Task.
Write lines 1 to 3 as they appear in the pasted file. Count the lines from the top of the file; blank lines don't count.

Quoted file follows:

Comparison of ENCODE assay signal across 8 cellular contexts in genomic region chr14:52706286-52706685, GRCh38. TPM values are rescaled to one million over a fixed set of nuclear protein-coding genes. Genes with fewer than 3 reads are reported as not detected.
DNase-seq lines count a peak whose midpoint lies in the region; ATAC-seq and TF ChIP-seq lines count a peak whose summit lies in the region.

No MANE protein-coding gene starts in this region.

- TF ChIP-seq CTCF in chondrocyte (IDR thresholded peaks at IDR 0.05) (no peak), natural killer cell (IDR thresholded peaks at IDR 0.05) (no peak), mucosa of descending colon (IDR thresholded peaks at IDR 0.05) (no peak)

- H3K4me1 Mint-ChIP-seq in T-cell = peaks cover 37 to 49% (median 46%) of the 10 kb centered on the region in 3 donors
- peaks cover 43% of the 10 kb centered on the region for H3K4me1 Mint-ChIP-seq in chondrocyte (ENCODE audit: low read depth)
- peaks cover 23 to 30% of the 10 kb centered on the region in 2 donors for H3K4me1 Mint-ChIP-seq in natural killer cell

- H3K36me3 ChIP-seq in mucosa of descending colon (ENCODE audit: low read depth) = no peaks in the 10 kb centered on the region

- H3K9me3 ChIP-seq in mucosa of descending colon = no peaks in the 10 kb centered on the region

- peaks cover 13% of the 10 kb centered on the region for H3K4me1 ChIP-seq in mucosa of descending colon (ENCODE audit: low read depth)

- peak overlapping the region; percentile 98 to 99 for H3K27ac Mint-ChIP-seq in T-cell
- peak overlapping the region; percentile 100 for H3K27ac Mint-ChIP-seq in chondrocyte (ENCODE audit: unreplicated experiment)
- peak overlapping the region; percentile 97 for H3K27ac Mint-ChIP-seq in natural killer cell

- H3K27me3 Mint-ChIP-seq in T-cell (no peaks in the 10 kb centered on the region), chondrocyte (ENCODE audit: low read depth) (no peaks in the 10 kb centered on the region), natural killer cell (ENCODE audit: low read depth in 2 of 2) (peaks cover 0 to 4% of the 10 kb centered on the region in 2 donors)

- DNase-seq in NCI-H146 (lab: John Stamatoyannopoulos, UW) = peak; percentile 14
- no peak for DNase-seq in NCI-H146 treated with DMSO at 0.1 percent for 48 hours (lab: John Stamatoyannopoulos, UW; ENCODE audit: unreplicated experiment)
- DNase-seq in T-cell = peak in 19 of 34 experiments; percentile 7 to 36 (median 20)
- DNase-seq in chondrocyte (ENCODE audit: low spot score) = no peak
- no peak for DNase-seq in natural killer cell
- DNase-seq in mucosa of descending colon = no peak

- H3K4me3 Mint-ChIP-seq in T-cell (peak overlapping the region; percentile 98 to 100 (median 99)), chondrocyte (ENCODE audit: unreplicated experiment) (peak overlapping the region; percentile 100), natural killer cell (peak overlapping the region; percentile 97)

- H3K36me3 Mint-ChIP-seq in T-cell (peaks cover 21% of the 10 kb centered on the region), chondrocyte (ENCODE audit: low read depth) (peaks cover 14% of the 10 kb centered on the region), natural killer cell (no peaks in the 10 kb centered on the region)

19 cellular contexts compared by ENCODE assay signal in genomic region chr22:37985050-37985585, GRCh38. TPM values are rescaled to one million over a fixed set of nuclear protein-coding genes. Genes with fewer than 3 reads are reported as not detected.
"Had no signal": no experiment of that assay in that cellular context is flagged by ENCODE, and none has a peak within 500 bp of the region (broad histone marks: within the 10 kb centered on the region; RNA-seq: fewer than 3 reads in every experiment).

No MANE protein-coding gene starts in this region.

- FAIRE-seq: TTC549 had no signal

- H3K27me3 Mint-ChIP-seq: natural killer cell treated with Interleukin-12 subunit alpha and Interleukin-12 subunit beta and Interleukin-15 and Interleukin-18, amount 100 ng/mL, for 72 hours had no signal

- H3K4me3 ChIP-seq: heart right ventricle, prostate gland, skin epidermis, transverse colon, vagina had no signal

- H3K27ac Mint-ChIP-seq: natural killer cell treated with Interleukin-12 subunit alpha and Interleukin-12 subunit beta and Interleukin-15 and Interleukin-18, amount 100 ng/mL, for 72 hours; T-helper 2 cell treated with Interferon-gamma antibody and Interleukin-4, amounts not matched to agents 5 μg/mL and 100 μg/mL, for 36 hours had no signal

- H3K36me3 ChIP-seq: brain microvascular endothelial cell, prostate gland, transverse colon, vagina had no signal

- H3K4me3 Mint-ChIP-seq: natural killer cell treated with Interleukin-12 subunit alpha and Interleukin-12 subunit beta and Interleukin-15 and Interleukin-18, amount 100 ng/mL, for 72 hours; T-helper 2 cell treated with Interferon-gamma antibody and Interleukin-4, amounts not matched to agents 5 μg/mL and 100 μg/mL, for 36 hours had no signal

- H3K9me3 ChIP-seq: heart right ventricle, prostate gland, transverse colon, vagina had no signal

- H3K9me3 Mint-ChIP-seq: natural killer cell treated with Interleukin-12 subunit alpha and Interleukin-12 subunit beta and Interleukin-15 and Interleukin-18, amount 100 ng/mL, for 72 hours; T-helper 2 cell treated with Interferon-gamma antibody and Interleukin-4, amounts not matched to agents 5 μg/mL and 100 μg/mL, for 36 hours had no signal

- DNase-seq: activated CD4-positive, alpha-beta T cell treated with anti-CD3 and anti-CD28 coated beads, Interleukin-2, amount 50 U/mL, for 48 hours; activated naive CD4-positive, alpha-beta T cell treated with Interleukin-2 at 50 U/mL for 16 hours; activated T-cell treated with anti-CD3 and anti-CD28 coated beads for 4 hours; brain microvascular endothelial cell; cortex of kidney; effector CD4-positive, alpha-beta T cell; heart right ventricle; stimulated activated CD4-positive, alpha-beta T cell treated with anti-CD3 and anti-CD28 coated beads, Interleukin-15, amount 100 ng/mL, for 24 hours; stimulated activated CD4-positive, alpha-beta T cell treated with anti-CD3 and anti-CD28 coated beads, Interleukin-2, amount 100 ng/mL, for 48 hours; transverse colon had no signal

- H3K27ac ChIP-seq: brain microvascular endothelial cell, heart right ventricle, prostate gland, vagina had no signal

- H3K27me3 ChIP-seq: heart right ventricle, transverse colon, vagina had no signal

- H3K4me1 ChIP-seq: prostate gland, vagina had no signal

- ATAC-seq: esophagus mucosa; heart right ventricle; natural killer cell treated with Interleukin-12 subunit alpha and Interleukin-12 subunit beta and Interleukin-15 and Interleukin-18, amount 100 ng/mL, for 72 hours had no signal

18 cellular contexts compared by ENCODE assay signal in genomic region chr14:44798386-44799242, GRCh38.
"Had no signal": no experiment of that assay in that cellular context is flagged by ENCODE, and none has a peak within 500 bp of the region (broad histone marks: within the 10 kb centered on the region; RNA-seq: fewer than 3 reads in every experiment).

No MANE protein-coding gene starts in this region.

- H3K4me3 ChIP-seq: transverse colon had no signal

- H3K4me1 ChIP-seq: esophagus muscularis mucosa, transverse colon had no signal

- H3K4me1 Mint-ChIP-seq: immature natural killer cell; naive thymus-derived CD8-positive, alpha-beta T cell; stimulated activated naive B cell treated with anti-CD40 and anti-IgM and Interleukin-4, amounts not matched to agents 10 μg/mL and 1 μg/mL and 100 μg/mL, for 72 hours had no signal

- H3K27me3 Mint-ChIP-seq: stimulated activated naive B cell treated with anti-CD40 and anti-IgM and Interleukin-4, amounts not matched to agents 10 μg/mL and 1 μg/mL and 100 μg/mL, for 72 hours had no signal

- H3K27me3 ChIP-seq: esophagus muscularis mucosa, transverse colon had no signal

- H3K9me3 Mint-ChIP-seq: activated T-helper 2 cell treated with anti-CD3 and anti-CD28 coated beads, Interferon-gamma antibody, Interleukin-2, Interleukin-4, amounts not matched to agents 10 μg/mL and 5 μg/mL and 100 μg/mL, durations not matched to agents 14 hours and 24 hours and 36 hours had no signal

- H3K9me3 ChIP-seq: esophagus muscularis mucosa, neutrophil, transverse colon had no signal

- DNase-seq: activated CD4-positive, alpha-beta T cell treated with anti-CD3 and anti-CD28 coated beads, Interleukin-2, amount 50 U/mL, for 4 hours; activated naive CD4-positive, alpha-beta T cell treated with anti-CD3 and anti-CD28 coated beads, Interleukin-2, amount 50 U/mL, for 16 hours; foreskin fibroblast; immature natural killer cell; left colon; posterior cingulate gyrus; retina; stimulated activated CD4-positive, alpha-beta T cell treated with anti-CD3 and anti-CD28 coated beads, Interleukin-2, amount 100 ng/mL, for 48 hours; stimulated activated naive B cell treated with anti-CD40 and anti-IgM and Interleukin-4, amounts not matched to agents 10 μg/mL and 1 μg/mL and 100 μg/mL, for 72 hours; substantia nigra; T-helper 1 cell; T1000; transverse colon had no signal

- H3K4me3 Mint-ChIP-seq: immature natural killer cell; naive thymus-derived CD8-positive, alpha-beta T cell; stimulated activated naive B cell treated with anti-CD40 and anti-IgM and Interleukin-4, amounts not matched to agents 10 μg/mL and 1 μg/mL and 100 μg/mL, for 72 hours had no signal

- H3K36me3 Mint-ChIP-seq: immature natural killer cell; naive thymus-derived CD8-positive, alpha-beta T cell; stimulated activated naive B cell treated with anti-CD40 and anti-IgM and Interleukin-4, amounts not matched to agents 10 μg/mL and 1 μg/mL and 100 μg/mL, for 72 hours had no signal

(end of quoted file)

Comparison of ENCODE assay signal across 8 cellular contexts in genomic region chr14:52706286-52706685, GRCh38. TPM values are rescaled to one million over a fixed set of nuclear protein-coding genes. Genes with fewer than 3 reads are reported as not detected.
DNase-seq lines count a peak whose midpoint lies in the region; ATAC-seq and TF ChIP-seq lines count a peak whose summit lies in the region.

No MANE protein-coding gene starts in this region.